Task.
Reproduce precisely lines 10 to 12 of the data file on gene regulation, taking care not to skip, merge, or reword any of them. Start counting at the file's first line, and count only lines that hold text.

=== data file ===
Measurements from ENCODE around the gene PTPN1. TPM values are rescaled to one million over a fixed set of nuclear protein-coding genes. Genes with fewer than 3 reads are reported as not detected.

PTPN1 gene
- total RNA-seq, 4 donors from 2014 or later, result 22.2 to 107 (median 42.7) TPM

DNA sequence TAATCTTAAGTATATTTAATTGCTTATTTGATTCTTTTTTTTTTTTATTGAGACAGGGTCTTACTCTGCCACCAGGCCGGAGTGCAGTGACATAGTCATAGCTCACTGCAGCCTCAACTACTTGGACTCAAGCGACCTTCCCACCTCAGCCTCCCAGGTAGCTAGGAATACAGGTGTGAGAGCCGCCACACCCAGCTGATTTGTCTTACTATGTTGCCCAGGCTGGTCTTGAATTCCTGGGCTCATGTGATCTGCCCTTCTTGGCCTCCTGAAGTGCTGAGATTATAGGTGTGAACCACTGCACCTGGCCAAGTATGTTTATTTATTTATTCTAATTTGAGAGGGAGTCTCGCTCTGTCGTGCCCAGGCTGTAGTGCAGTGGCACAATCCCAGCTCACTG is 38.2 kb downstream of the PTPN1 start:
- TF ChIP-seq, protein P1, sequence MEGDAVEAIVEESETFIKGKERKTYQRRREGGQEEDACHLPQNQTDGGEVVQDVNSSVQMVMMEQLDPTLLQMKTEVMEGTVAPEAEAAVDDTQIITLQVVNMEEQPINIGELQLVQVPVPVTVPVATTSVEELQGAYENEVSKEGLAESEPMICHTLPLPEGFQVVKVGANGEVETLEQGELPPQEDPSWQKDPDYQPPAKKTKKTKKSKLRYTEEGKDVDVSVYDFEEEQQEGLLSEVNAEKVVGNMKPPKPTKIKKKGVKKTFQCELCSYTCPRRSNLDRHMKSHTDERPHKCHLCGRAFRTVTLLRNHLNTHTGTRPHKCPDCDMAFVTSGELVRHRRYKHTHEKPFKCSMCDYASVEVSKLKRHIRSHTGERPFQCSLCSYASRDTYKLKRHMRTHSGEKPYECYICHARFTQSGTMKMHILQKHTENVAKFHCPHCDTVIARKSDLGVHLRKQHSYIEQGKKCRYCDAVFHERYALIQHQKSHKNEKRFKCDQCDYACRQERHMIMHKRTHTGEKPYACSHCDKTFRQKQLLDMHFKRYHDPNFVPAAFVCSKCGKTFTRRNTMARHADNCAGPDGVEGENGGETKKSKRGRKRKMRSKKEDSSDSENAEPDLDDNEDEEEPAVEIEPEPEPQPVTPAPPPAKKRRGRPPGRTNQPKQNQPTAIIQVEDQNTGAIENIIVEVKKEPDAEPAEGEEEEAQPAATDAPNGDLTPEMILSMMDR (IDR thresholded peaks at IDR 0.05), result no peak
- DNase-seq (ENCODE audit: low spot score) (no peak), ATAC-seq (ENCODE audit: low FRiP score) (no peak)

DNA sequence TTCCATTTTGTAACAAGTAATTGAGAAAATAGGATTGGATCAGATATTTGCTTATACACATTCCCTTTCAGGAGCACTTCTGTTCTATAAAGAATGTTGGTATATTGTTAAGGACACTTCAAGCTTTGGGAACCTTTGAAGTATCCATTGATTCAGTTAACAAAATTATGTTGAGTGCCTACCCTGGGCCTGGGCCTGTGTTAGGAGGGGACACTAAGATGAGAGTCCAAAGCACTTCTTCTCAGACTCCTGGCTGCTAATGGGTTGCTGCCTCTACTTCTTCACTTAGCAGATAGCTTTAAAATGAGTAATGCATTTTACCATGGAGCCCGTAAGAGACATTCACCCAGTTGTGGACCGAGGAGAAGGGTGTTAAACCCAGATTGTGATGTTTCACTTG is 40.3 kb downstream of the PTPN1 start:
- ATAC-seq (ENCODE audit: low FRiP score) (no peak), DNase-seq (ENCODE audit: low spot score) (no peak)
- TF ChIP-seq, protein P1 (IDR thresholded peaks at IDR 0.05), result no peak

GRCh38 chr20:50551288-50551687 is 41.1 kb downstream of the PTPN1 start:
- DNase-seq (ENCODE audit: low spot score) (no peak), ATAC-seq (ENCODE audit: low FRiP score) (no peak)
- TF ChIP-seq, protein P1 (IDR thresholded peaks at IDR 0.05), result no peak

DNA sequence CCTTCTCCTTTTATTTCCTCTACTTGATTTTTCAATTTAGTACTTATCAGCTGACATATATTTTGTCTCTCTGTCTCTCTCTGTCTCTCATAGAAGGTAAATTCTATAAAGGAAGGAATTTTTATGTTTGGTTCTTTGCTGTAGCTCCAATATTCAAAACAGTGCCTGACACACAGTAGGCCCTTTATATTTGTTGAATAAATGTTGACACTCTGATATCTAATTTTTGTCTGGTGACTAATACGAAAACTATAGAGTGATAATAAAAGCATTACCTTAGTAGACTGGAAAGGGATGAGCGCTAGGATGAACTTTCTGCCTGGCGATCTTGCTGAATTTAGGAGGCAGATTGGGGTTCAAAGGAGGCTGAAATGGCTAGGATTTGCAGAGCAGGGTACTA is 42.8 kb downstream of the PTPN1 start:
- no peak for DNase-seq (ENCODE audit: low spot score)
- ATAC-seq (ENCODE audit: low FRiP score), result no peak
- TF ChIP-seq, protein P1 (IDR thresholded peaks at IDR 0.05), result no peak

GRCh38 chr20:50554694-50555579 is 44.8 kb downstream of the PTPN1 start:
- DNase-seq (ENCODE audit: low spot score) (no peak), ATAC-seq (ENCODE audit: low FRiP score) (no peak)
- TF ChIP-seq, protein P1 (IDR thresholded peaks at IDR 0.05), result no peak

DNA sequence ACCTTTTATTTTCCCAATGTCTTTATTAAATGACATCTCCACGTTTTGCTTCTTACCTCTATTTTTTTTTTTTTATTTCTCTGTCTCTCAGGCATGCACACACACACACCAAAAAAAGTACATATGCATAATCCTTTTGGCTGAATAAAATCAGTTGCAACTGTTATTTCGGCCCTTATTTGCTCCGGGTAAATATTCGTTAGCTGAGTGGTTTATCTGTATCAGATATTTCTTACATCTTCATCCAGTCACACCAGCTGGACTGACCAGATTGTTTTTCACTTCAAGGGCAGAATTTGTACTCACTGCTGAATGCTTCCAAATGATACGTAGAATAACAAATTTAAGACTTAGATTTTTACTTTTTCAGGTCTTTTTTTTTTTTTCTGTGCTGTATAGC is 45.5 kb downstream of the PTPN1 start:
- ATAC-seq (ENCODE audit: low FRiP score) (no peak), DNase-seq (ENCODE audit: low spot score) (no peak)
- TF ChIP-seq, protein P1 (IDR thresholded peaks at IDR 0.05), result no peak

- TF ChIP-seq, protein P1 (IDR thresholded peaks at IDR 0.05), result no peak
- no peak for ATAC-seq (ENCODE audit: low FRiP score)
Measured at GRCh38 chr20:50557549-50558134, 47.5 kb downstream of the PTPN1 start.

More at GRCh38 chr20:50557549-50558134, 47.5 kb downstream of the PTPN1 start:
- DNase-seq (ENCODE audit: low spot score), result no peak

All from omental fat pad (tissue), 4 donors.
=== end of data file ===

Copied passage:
GRCh38 chr20:50551288-50551687 is 41.1 kb downstream of the PTPN1 start:
- DNase-seq (ENCODE audit: low spot score) (no peak), ATAC-seq (ENCODE audit: low FRiP score) (no peak)
- TF ChIP-seq, protein P1 (IDR thresholded peaks at IDR 0.05), result no peak